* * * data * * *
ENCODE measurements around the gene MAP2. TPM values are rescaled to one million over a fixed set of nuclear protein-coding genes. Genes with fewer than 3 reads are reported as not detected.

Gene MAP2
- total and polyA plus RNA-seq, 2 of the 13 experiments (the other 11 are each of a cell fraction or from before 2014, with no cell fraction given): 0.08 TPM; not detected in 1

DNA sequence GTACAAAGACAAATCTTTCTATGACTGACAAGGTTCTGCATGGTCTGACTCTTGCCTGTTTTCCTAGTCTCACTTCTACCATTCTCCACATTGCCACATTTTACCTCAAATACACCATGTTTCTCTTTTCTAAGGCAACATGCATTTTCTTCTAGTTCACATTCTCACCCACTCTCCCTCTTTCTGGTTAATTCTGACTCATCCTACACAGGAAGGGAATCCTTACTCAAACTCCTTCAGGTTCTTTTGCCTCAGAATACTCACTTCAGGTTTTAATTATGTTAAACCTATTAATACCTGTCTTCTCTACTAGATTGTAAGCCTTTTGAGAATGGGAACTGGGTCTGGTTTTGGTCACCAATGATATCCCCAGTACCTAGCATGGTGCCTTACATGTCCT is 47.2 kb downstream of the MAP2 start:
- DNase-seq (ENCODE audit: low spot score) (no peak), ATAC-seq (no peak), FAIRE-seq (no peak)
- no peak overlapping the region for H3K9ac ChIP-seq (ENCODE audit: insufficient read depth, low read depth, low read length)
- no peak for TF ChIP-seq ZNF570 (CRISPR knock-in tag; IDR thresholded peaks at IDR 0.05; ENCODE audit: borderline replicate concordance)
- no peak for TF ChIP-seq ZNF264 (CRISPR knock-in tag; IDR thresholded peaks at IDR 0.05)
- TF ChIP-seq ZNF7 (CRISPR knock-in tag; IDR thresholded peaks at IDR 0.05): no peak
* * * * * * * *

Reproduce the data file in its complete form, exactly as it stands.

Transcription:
ENCODE measurements around the gene MAP2. TPM values are rescaled to one million over a fixed set of nuclear protein-coding genes. Genes with fewer than 3 reads are reported as not detected.

Gene MAP2
- total and polyA plus RNA-seq, 2 of the 13 experiments (the other 11 are each of a cell fraction or from before 2014, with no cell fraction given): 0.08 TPM; not detected in 1

DNA sequence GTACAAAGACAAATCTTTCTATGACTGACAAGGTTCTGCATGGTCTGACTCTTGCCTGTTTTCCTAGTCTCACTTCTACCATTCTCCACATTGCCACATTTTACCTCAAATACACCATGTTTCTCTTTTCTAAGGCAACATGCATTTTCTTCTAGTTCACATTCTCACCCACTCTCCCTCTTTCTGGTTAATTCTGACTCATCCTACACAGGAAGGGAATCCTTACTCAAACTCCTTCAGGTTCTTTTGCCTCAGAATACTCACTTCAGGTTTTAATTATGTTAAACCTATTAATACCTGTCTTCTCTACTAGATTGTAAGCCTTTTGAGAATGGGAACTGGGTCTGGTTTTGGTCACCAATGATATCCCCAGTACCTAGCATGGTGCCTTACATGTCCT is 47.2 kb downstream of the MAP2 start:
- DNase-seq (ENCODE audit: low spot score) (no peak), ATAC-seq (no peak), FAIRE-seq (no peak)
- no peak overlapping the region for H3K9ac ChIP-seq (ENCODE audit: insufficient read depth, low read depth, low read length)
- no peak for TF ChIP-seq ZNF570 (CRISPR knock-in tag; IDR thresholded peaks at IDR 0.05; ENCODE audit: borderline replicate concordance)
- no peak for TF ChIP-seq ZNF264 (CRISPR knock-in tag; IDR thresholded peaks at IDR 0.05)
- TF ChIP-seq ZNF7 (CRISPR knock-in tag; IDR thresholded peaks at IDR 0.05): no peak